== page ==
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Last Updated September 5, 2023.

This novel by Patrick McCabe, which was made into an award-winning film directed by Irish filmmaker Neil Jordan in 1997, is based on the true story of a young Irish boy who brutally murdered an older woman in his neighborhood. In trying to understand the psyche of a young boy who would commit such a crime, the author creates a fictional structure that exposes the dysfunctional family the boy was born into.

The novel is narrated by Francie Brady, the main character and the "butcher boy" of the title (the name comes originally from an old song about a girl who is betrayed by the local "butcher boy," who was once her lover). Francie is an intelligent and imaginative boy, whose working-class family is beset with difficulty. His father is an alcoholic, and his mother suffers from depression. He is jealous of his neighbors the Nugents, who have more money and a nicer home. After Francie and his friends play a prank on their schoolmate Phillip Nugent, his mother, Mrs. Nugent, refers to Francie's family as "pigs." This sets in motion Francie's hatred of her and his desire for revenge.

Eventually, Francie's anger at Mrs. Nugent grows, and he is driven to kill her in a horrifically violent manner. The novel portrays Francie's anger in a way that is idiosyncratic and embraces the humorous and fantastical tone the author maintains throughout the novel. Part of the rich appeal of Francie's narrative voice is the general sense he conveys of the poetic nature of the Irish character—a common feature often referred to as being unique to Ireland, separate as it is from the rest of Europe and possessing a unique culture steeped in mythology, literature, and music. This cultural legacy informs the novel as well, imbuing the language with a heightened sense of history and national pride, at odds with the realization Francie struggles with: that his family is of low quality, that they are indeed "pigs." By portraying Francie's murderous behavior as an outgrowth of his personality, the author depicts a segment of dark history that is manifest in Ireland's less fortunate citizens. Francie blames others for his bad behavior, suggesting the status of Ireland as a victim of its circumstances (including being occupied by British troops for much of its recent history).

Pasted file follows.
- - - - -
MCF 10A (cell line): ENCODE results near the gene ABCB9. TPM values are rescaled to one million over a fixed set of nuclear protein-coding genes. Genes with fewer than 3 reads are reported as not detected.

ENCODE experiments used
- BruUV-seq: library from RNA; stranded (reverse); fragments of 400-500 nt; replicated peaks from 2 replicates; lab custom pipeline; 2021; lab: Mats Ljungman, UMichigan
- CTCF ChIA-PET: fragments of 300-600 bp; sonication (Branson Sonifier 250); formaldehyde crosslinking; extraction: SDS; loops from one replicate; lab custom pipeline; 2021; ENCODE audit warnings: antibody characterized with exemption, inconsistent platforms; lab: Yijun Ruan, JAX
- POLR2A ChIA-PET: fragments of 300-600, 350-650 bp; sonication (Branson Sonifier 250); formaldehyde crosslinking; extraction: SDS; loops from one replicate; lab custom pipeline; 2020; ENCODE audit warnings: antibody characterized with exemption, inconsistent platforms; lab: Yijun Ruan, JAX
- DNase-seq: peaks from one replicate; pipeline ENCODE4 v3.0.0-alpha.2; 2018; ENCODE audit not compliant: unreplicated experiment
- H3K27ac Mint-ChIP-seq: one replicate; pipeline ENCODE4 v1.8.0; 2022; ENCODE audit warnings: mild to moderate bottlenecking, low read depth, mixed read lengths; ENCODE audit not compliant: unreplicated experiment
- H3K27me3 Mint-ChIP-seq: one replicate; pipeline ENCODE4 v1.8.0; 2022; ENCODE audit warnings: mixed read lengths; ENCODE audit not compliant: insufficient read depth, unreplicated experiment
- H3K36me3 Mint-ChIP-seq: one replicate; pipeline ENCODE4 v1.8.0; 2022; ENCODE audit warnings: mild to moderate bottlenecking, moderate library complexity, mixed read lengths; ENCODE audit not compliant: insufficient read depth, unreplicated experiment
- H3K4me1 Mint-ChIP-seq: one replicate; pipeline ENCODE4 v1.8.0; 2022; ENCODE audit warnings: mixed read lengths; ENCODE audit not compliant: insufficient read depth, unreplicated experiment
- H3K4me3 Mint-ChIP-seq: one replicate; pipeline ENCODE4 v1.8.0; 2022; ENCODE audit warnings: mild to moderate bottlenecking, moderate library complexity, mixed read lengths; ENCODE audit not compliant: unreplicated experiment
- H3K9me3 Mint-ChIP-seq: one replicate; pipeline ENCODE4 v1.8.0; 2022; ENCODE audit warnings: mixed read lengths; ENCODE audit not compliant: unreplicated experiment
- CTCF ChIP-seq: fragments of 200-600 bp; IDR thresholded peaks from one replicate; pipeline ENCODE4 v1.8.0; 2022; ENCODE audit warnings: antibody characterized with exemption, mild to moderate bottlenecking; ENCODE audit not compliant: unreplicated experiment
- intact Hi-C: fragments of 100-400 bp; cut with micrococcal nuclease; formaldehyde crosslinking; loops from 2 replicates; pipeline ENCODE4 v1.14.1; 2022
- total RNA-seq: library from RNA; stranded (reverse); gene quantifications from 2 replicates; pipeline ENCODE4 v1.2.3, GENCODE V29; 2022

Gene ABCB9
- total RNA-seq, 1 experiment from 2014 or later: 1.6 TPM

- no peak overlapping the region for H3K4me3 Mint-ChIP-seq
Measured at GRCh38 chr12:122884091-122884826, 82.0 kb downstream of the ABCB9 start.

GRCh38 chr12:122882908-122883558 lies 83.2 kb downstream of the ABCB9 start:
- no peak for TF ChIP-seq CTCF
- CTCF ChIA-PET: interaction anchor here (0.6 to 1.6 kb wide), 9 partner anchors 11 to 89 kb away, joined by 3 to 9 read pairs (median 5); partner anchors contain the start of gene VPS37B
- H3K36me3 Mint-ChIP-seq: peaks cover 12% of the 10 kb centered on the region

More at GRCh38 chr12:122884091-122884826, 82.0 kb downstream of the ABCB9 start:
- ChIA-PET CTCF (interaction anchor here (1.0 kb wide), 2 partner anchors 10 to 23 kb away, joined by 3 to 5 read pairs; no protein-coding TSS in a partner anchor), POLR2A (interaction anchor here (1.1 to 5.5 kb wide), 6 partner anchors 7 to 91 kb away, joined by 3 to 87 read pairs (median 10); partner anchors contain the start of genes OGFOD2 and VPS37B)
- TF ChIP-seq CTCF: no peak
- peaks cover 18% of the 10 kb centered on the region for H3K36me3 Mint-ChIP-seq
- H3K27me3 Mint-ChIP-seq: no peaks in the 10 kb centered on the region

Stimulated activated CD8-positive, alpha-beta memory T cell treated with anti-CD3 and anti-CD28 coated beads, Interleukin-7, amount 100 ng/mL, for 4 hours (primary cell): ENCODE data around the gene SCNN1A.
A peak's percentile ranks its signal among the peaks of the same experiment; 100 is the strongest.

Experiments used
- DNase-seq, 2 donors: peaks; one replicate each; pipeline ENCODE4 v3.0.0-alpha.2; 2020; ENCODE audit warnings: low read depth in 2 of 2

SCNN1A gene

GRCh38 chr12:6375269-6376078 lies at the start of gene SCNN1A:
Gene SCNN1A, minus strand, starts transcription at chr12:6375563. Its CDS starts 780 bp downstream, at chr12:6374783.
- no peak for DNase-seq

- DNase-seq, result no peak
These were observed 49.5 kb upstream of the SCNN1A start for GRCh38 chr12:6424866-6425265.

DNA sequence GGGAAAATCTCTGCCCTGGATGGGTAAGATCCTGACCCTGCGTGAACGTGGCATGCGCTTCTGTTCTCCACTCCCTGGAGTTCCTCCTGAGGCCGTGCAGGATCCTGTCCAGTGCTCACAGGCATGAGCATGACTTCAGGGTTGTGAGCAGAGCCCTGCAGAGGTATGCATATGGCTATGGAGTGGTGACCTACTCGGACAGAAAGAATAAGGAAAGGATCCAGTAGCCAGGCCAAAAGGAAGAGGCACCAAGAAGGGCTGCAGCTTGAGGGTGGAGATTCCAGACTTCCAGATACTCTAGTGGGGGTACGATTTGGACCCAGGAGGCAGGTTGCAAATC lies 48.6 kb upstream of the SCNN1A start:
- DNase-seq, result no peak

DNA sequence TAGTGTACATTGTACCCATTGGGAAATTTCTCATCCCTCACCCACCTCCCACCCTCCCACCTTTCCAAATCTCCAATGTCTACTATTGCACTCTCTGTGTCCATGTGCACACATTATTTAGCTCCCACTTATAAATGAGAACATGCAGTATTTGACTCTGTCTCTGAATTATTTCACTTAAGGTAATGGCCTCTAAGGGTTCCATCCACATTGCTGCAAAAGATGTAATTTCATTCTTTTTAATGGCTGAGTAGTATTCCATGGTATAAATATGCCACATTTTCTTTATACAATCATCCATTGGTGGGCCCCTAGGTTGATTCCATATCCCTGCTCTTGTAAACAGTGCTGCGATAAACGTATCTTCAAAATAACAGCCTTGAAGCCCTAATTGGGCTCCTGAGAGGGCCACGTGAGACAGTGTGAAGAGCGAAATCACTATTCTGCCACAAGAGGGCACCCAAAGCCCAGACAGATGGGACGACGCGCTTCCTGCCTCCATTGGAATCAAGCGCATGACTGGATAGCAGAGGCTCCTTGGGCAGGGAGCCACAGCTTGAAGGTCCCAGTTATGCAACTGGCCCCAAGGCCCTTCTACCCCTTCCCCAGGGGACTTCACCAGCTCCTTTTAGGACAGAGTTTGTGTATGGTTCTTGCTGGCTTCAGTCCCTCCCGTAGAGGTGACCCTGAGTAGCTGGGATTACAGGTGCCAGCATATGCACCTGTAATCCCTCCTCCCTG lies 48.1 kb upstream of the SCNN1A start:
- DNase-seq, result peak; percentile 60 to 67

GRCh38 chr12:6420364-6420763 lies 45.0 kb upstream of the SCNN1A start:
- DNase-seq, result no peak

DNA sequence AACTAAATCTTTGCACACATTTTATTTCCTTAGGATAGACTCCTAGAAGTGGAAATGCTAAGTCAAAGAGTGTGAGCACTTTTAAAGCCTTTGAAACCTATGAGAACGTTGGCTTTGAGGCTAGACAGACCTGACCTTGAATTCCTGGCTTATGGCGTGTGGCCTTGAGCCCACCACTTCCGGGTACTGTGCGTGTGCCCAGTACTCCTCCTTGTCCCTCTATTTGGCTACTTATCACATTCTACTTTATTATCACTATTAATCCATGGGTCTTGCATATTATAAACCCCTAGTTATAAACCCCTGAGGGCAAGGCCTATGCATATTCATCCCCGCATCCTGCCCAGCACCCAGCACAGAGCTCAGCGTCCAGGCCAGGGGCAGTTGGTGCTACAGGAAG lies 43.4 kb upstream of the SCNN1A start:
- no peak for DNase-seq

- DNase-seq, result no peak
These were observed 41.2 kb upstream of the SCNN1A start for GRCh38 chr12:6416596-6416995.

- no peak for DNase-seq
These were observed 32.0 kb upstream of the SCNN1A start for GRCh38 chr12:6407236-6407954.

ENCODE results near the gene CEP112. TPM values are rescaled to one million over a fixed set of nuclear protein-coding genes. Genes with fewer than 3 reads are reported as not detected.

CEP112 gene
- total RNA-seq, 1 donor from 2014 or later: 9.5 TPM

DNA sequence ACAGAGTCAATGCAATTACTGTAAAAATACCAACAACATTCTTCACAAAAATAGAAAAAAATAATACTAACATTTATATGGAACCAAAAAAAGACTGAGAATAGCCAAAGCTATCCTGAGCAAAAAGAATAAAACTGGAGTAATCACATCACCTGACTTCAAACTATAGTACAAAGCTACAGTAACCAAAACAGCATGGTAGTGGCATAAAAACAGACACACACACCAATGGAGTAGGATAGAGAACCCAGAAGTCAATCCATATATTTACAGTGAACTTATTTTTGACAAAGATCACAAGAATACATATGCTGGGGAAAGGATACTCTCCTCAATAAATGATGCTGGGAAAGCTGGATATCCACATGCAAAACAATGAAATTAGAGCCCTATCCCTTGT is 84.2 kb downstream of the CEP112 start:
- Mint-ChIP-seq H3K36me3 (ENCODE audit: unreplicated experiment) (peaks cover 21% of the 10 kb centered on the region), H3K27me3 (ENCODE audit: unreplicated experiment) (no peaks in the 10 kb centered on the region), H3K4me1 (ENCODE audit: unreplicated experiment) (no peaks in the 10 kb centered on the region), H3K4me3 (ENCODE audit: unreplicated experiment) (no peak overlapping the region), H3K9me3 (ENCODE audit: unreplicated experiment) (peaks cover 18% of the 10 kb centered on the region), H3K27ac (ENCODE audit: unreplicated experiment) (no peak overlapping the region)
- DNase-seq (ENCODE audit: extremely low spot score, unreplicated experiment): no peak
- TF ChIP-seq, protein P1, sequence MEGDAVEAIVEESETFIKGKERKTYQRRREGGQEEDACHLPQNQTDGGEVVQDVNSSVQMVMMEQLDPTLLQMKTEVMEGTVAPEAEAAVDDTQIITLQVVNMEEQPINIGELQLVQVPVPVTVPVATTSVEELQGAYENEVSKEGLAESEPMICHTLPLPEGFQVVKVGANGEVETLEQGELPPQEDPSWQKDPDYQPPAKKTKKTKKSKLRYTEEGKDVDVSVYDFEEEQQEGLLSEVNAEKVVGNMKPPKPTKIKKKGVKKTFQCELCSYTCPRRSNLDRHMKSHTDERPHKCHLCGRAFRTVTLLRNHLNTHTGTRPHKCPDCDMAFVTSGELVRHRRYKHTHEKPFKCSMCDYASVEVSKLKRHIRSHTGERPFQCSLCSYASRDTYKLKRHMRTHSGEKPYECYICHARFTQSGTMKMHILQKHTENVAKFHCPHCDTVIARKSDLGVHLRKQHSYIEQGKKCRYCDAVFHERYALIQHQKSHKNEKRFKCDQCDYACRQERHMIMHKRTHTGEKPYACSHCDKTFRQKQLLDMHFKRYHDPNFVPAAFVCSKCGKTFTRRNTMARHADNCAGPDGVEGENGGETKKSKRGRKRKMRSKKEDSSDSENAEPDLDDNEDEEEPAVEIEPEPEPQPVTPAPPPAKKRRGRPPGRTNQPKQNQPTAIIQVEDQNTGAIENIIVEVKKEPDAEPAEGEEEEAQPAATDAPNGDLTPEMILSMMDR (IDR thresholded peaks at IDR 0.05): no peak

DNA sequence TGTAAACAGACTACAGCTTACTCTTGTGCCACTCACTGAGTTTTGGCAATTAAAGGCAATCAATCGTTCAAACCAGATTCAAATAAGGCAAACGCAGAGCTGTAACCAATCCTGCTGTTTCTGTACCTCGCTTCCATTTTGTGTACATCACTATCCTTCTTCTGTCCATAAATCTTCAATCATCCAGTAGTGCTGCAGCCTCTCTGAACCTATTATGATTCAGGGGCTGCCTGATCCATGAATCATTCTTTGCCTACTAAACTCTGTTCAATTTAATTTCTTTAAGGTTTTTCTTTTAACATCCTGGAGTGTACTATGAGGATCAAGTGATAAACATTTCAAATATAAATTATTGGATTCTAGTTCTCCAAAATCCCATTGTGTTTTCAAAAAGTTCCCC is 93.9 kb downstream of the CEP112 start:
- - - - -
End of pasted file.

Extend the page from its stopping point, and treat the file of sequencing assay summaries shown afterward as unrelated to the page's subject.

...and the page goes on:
Ireland's main economic industry for most of its history has been agriculture. The great famine that occurred after massive failure of its potato crop in the mid-nineteenth century—which was not a shortage, but rather a blight that made the potatoes poisonous to people and animals—necessitated a mass migration of its citizens to America to begin new lives.

The association of the Brady family with "pigs" speaks to this legacy of farming and animal husbandry, as if their troubles are somehow connected to that dark period in Irish history, and it stays with them like a curse. On some level, Francie's parents represent the "tainted" aspect of Irish history, because their human flaws (alcohol addiction and manic depression) leave them economically disadvantaged, unlike the victims of the famine who traveled to America to improve their lot. The portrayal of the Brady family as quintessentially "Irish" (especially Francie, with his red hair and lilting, poetic speech) underscores the struggle between cultural pride and economic disparity. Their status as "pigs" (animals connected to the earth due to their penchants for sniffing out truffles and wallowing in mud) suggests that their innate "Irishness" is partially responsible for their mental and emotional weaknesses. Francie's acting out of perverse rage (fueled in part by his odd fantasies about the Virgin Mary) is portrayed as a natural outcome for this doomed family that represents Ireland's troubled past.

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